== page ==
Dr. Nabili received his undergraduate degree from the University of California, San Diego (UCSD), majoring in chemistry and biochemistry. He then completed his graduate degree at the University of California, Los Angeles (UCLA). His graduate training included a specialized fellowship in public health where his research focused on environmental health and health-care delivery and management.
Jay W. Marks, MD, is a board-certified internist and gastroenterologist. He graduated from Yale University School of Medicine and trained in internal medicine and gastroenterology at UCLA/Cedars-Sinai Medical Center in Los Angeles.
Obstructive sleep apnea (OSA) is estimated to affect
about 4% of men and 2% of women. In one study of people over 18 years of age,
obstructive sleep apnea was estimated to develop in 1.5% of people per year
over the 5 year study. It is probably more common than either of these numbers
because the population is becoming more obese, and
obesity worsens obstructive sleep apnea. More shocking is the
estimate that only 10% of people with obstructive sleep apnea are currently receiving treatment and many patients with sleep apnea remain undiagnosed.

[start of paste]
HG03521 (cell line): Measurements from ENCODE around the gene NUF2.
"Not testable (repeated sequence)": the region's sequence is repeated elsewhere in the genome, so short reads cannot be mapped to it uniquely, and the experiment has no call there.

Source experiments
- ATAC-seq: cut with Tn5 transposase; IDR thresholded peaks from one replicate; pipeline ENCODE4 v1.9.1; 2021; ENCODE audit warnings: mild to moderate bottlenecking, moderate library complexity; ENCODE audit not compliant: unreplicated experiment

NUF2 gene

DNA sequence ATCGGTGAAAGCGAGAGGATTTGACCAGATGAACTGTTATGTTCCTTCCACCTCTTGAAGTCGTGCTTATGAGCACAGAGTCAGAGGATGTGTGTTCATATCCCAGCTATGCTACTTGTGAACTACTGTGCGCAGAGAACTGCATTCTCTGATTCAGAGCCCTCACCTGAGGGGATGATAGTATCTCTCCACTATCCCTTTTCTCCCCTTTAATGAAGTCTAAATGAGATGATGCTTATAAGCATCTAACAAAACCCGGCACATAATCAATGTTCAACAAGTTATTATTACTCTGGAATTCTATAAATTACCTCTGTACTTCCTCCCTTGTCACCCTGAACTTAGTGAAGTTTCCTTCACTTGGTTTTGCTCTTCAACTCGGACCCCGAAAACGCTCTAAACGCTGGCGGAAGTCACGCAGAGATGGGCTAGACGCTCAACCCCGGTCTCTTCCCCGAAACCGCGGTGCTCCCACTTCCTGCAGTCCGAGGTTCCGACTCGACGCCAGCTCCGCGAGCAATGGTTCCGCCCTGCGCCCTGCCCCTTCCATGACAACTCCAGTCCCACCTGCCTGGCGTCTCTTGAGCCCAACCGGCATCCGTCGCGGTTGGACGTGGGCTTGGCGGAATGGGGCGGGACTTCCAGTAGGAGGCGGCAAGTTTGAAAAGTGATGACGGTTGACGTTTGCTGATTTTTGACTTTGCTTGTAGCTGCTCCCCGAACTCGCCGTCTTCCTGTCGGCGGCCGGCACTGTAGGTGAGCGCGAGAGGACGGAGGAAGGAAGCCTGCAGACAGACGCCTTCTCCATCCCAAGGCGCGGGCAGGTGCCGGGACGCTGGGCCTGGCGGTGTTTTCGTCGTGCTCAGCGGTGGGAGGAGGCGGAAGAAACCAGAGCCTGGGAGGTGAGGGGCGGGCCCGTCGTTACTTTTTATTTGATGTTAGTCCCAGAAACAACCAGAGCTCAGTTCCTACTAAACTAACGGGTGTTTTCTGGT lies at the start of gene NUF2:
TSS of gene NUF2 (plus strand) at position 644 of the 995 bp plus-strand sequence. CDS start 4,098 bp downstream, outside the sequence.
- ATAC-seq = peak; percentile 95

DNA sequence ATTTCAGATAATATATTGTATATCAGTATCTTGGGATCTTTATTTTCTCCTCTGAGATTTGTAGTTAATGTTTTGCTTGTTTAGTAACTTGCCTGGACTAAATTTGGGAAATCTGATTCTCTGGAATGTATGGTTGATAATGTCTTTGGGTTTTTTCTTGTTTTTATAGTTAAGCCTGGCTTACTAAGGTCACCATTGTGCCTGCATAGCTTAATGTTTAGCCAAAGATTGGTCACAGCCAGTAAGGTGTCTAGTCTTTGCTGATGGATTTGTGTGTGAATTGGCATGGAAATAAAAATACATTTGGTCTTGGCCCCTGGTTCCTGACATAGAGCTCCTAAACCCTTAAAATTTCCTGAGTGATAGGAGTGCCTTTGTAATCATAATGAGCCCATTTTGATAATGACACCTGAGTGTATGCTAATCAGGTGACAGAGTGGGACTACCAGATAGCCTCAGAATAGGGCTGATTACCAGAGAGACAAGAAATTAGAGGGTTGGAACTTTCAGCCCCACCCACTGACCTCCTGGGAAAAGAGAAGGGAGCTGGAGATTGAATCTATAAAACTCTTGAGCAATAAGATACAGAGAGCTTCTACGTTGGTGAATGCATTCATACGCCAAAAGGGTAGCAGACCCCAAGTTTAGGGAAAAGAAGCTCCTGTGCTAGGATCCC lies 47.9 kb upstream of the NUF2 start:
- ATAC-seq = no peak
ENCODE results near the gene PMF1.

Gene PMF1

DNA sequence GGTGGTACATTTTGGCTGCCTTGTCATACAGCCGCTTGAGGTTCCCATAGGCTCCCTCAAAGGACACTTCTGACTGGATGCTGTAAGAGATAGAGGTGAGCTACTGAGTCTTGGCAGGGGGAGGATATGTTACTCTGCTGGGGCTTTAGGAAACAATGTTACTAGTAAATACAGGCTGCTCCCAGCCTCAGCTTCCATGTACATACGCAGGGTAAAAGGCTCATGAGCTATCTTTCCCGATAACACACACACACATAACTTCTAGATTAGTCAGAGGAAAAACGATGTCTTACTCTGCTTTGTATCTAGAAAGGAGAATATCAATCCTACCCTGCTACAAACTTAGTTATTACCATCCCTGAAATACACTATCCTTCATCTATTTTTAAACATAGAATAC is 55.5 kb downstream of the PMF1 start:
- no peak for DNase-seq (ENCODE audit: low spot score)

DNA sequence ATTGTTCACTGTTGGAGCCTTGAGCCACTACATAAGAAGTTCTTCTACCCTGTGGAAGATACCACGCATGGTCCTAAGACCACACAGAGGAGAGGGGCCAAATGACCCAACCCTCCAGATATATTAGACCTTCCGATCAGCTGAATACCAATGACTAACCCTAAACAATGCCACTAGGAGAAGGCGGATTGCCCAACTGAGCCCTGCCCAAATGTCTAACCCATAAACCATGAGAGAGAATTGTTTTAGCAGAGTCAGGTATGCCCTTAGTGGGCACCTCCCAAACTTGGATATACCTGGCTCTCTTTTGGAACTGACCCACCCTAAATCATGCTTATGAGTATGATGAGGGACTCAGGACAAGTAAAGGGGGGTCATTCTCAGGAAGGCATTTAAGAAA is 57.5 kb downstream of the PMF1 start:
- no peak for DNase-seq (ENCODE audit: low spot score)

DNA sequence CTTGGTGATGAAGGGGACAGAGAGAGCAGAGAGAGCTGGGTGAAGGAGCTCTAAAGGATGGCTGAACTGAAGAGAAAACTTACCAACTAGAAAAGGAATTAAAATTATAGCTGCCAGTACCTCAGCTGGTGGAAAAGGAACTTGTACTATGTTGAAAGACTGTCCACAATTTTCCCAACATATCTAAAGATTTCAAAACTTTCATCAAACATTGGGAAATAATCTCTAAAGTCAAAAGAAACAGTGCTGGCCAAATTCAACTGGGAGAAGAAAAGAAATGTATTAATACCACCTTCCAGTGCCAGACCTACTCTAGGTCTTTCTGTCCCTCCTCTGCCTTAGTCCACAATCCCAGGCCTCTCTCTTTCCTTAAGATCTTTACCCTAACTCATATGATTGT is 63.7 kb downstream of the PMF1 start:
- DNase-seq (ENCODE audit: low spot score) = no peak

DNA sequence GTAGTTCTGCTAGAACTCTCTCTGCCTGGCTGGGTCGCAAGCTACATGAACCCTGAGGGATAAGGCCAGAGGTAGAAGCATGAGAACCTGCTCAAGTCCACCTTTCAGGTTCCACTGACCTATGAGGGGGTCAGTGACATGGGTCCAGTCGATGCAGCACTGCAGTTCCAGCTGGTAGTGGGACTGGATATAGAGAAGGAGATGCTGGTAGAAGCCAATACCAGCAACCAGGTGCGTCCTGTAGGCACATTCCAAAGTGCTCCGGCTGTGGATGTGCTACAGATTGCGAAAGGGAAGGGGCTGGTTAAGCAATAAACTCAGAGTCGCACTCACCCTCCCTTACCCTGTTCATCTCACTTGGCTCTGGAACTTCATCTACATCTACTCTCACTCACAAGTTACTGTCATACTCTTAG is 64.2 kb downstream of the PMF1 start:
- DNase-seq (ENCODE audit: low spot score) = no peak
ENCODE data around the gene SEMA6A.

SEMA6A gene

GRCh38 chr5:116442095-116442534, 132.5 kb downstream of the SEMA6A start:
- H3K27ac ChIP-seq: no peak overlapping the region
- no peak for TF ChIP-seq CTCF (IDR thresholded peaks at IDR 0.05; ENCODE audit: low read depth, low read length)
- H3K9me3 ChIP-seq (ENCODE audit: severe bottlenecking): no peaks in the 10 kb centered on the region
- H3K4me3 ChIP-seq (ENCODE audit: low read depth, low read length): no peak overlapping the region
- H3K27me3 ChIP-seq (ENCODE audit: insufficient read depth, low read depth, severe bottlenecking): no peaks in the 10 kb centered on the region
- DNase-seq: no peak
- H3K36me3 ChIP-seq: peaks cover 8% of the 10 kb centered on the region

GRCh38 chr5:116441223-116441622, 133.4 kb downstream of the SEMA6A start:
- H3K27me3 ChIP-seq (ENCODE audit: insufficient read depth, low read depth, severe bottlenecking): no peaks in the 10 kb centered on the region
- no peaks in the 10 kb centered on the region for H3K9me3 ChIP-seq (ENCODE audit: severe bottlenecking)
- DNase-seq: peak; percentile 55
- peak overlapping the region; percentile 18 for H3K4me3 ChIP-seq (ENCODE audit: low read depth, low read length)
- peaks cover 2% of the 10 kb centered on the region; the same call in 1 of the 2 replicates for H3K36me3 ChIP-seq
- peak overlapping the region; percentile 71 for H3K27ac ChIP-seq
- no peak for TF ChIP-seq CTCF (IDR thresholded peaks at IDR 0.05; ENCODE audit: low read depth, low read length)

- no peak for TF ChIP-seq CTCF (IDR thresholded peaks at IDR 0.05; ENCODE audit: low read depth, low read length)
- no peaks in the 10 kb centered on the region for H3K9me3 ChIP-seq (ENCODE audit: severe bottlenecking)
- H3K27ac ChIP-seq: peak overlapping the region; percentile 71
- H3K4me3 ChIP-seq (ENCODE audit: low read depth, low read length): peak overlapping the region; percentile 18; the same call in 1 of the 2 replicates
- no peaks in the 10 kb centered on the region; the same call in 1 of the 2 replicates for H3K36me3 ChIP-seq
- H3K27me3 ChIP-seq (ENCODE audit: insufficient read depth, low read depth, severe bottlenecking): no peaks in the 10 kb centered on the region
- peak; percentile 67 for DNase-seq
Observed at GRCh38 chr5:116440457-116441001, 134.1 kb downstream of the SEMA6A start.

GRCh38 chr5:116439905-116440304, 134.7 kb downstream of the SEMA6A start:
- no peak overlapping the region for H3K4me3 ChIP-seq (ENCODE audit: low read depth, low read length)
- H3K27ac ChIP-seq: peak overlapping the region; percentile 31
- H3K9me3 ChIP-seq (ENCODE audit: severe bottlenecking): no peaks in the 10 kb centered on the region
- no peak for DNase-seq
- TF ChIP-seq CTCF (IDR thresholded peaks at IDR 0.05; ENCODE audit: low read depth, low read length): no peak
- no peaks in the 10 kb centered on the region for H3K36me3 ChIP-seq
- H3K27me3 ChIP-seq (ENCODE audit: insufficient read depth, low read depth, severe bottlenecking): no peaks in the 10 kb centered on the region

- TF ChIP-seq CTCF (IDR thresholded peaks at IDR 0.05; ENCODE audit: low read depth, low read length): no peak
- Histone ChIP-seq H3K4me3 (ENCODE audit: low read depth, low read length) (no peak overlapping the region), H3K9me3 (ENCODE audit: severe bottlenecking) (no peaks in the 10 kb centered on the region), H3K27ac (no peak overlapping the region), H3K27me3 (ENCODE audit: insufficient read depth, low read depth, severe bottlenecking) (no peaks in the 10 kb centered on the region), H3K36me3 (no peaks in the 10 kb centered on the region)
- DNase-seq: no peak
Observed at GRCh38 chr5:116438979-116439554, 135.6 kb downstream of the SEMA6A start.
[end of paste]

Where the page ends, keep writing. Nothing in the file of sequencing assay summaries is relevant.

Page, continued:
Some groups are more likely to develop obstructive sleep apnea.
Men are more likely to have obstructive sleep apnea
than women before age 50.
After age 50, the risk is the same in men and women.
Among obese patients, 70% have obstructive sleep
apnea. Obstructive sleep apnea worsens in severity and prevalence with
Among patients with heart disease 30% to 50% have obstructive sleep
apnea, and among patients with strokes, 60% have obstructive sleep apnea.
A recent study estimated that 14% of NFL football
players and 34% of NFL linemen have obstructive sleep apnea.
African-Americans have a 2.5 times greater risk of obstructive sleep
apnea than Caucasians. In India, 7.5% of males have obstructive sleep apnea. Chinese males have
a 4% prevalence and Chinese females a 2% prevalence of obstructive sleep apnea. This is interesting
because the prevalence is similar to American Caucasians, but the Chinese
population is generally smaller and less obese than the general American
population. Therefore, something besides obesity must be the explanation for
obstructive sleep apnea in the Chinese population. We do not understand the reasons for these differences, but studies
are ongoing to better define the risks.
The prevalence of sleep apnea in nonobese and otherwise healthy children younger than 8 years old is somewhere between 1% to 3%. Obstructive sleep apnea may develop in children of all ages, even in infants. Prematurely born infants are at a higher risk to develop sleep apnea.